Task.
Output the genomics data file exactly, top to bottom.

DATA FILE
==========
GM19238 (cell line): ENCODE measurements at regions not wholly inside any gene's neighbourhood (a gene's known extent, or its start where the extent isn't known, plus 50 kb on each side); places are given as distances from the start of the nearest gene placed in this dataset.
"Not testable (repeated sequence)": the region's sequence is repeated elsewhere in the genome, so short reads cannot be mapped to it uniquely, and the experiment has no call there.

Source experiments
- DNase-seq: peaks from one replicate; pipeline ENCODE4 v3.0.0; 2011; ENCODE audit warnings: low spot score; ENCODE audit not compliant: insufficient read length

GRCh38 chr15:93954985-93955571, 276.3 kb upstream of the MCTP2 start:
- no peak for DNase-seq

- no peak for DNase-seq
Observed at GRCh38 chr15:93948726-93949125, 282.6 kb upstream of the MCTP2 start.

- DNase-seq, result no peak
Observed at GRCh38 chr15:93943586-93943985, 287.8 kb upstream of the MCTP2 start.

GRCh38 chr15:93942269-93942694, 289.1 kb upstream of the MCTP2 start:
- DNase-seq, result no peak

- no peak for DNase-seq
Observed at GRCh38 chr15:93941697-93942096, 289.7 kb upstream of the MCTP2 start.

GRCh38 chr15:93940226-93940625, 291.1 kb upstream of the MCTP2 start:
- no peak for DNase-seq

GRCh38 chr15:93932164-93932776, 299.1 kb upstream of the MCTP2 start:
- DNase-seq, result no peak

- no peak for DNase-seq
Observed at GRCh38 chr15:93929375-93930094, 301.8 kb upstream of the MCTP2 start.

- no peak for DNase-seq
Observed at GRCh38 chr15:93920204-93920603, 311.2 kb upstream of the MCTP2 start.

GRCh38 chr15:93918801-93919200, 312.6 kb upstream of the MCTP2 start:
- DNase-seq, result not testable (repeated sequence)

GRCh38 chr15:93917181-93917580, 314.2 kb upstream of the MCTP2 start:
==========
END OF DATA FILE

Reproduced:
GM19238 (cell line): ENCODE measurements at regions not wholly inside any gene's neighbourhood (a gene's known extent, or its start where the extent isn't known, plus 50 kb on each side); places are given as distances from the start of the nearest gene placed in this dataset.
"Not testable (repeated sequence)": the region's sequence is repeated elsewhere in the genome, so short reads cannot be mapped to it uniquely, and the experiment has no call there.

Source experiments
- DNase-seq: peaks from one replicate; pipeline ENCODE4 v3.0.0; 2011; ENCODE audit warnings: low spot score; ENCODE audit not compliant: insufficient read length

GRCh38 chr15:93954985-93955571, 276.3 kb upstream of the MCTP2 start:
- no peak for DNase-seq

- no peak for DNase-seq
Observed at GRCh38 chr15:93948726-93949125, 282.6 kb upstream of the MCTP2 start.

- DNase-seq, result no peak
Observed at GRCh38 chr15:93943586-93943985, 287.8 kb upstream of the MCTP2 start.

GRCh38 chr15:93942269-93942694, 289.1 kb upstream of the MCTP2 start:
- DNase-seq, result no peak

- no peak for DNase-seq
Observed at GRCh38 chr15:93941697-93942096, 289.7 kb upstream of the MCTP2 start.

GRCh38 chr15:93940226-93940625, 291.1 kb upstream of the MCTP2 start:
- no peak for DNase-seq

GRCh38 chr15:93932164-93932776, 299.1 kb upstream of the MCTP2 start:
- DNase-seq, result no peak

- no peak for DNase-seq
Observed at GRCh38 chr15:93929375-93930094, 301.8 kb upstream of the MCTP2 start.

- no peak for DNase-seq
Observed at GRCh38 chr15:93920204-93920603, 311.2 kb upstream of the MCTP2 start.

GRCh38 chr15:93918801-93919200, 312.6 kb upstream of the MCTP2 start:
- DNase-seq, result not testable (repeated sequence)

GRCh38 chr15:93917181-93917580, 314.2 kb upstream of the MCTP2 start: